Columbia University Digital Knowledge Ventures
Helping Students Cope with Trauma and Loss: Online Training for School Personnel with Helene Jackson, Ph.D.
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This course was edited by Sharon Kay. The project was developed by the Columbia University School of Social Work with support from the Bank Street College of Education.

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In the aftermath of an earthquake, children may be severely traumatized and may need psychological help to recover.

As an educator, you may have experienced one or more of the following examples of trauma in your community and your classroom.


Nearly one year after surviving the devastating earthquake that killed hundreds of children in his village and thousands in his region as a whole , 9-year-old Arjun is terrified of going to school. As a result of the disaster and lack of infrastructure, Arjun's school was closed. Months later, the children returned to a new school in a temporary building near the school that was destroyed. There are rumors among Arjun's classmates that on the one-year anniversary of the earthquake, there will be another disaster, even more devastating than the last. This time Arjun is convinced that he will die. He doesn't tell his parents or his friends about his anxieties because he thinks they would get angry or make fun of him. However, his teacher has noticed that, unlike the other students, Arjun's mood and behavior has changed. He is irritable and aggressive with his peers, is often absent, and his academic performance has declined.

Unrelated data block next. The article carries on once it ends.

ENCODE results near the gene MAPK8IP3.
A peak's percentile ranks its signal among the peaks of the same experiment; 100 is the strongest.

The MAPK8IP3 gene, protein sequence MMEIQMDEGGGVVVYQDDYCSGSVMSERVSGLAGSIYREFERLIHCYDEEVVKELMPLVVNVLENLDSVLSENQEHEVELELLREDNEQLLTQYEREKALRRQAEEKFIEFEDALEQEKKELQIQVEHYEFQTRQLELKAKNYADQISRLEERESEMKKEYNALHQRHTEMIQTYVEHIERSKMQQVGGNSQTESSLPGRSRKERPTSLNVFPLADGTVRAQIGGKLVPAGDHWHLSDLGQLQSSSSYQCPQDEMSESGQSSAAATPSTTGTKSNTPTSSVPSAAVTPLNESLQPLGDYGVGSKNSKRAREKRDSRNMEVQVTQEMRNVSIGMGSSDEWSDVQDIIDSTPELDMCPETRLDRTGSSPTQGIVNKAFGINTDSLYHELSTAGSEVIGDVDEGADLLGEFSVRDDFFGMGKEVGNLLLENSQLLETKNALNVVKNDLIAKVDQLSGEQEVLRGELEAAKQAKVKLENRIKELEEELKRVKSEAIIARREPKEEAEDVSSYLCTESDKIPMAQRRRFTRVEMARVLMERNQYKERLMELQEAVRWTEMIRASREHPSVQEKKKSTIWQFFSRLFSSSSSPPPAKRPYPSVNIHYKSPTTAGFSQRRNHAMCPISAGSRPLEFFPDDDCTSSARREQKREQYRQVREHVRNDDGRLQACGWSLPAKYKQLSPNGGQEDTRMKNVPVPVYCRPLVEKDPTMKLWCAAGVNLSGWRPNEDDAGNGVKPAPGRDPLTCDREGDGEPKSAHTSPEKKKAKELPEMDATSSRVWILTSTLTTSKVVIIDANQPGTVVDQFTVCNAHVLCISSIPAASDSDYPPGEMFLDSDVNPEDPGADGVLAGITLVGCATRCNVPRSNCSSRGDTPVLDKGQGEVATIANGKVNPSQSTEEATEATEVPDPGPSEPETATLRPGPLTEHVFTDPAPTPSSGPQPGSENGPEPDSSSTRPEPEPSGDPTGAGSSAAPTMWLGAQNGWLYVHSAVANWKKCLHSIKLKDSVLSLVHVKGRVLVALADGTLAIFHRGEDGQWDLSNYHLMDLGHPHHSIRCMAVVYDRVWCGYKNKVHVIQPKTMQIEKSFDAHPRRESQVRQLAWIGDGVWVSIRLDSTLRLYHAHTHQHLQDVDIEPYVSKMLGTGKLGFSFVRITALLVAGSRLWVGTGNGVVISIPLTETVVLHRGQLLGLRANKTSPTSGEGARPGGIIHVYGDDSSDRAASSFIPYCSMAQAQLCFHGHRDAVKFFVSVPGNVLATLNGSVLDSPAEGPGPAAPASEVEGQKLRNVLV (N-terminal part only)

Sixteen-year-old Emily began the 2001 school year with hope and enthusiasm. Less than one week after school began, she watched in horror and disbelief from her classroom window as a plane crashed into the nearby World Trade Center. Months later, as other students started to return to their normal routine—joining in school and social activities—Emily remained withdrawn and alienated from her peers. Because she finds it hard to concentrate and focus, she is unable to do her homework. She often speaks about the futility of planning for the future because she believes that it holds no happiness for her.

Children directly exposed to a traumatic event are at high risk for developing posttraumatic stress disorder (PTSD).
Copyright © Arjun Mehra. All rights reserved.

Reading about Arjun and Emily, you may have found yourself asking some of the following questions: "Are these behaviors normal or are they signs of pathology?" "Why do these students continue to suffer from stress-related symptoms while most of the other students who experienced the same event do not?" "Are these students suffering from posttraumatic stress disorder?" "Should they be referred to the school counselor?"

As you proceed, remember your initial reactions to reading these vignettes. When you have completed Course 1, Part 1, you will have an understanding of how to recognize the risk and protective factors related to trauma, and the signs of normal and unresolved trauma and its impact. You will be well prepared to move on to Course 1, Part 2, where you will learn how to take an active role in helping students, colleagues, and yourself with the psychological impacts of trauma and its aftermath.

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